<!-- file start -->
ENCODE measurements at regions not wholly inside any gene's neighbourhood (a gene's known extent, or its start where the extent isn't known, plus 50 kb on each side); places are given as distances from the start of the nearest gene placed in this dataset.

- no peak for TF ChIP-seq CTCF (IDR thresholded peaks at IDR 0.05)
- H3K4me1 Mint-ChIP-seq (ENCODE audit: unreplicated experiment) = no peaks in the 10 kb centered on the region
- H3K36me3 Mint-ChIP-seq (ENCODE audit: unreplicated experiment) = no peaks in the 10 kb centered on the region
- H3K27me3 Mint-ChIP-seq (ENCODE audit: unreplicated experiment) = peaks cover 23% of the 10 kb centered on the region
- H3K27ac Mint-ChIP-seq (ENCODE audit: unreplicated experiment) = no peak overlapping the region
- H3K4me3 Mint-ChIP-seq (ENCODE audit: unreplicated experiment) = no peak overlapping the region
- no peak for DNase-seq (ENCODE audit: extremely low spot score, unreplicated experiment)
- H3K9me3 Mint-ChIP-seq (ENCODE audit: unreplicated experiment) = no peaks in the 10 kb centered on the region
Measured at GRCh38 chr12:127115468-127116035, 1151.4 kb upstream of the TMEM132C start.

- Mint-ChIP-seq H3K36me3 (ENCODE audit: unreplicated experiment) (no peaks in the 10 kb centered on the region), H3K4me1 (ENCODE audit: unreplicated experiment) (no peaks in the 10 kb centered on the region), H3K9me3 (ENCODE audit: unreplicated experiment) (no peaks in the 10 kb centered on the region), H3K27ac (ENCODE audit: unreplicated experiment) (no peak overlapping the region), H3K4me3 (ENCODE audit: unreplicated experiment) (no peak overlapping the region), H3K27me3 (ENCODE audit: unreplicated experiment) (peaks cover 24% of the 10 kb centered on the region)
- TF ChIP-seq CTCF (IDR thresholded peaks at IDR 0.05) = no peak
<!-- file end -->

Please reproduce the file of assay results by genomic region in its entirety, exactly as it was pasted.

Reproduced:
ENCODE measurements at regions not wholly inside any gene's neighbourhood (a gene's known extent, or its start where the extent isn't known, plus 50 kb on each side); places are given as distances from the start of the nearest gene placed in this dataset.

- no peak for TF ChIP-seq CTCF (IDR thresholded peaks at IDR 0.05)
- H3K4me1 Mint-ChIP-seq (ENCODE audit: unreplicated experiment) = no peaks in the 10 kb centered on the region
- H3K36me3 Mint-ChIP-seq (ENCODE audit: unreplicated experiment) = no peaks in the 10 kb centered on the region
- H3K27me3 Mint-ChIP-seq (ENCODE audit: unreplicated experiment) = peaks cover 23% of the 10 kb centered on the region
- H3K27ac Mint-ChIP-seq (ENCODE audit: unreplicated experiment) = no peak overlapping the region
- H3K4me3 Mint-ChIP-seq (ENCODE audit: unreplicated experiment) = no peak overlapping the region
- no peak for DNase-seq (ENCODE audit: extremely low spot score, unreplicated experiment)
- H3K9me3 Mint-ChIP-seq (ENCODE audit: unreplicated experiment) = no peaks in the 10 kb centered on the region
Measured at GRCh38 chr12:127115468-127116035, 1151.4 kb upstream of the TMEM132C start.

- Mint-ChIP-seq H3K36me3 (ENCODE audit: unreplicated experiment) (no peaks in the 10 kb centered on the region), H3K4me1 (ENCODE audit: unreplicated experiment) (no peaks in the 10 kb centered on the region), H3K9me3 (ENCODE audit: unreplicated experiment) (no peaks in the 10 kb centered on the region), H3K27ac (ENCODE audit: unreplicated experiment) (no peak overlapping the region), H3K4me3 (ENCODE audit: unreplicated experiment) (no peak overlapping the region), H3K27me3 (ENCODE audit: unreplicated experiment) (peaks cover 24% of the 10 kb centered on the region)
- TF ChIP-seq CTCF (IDR thresholded peaks at IDR 0.05) = no peak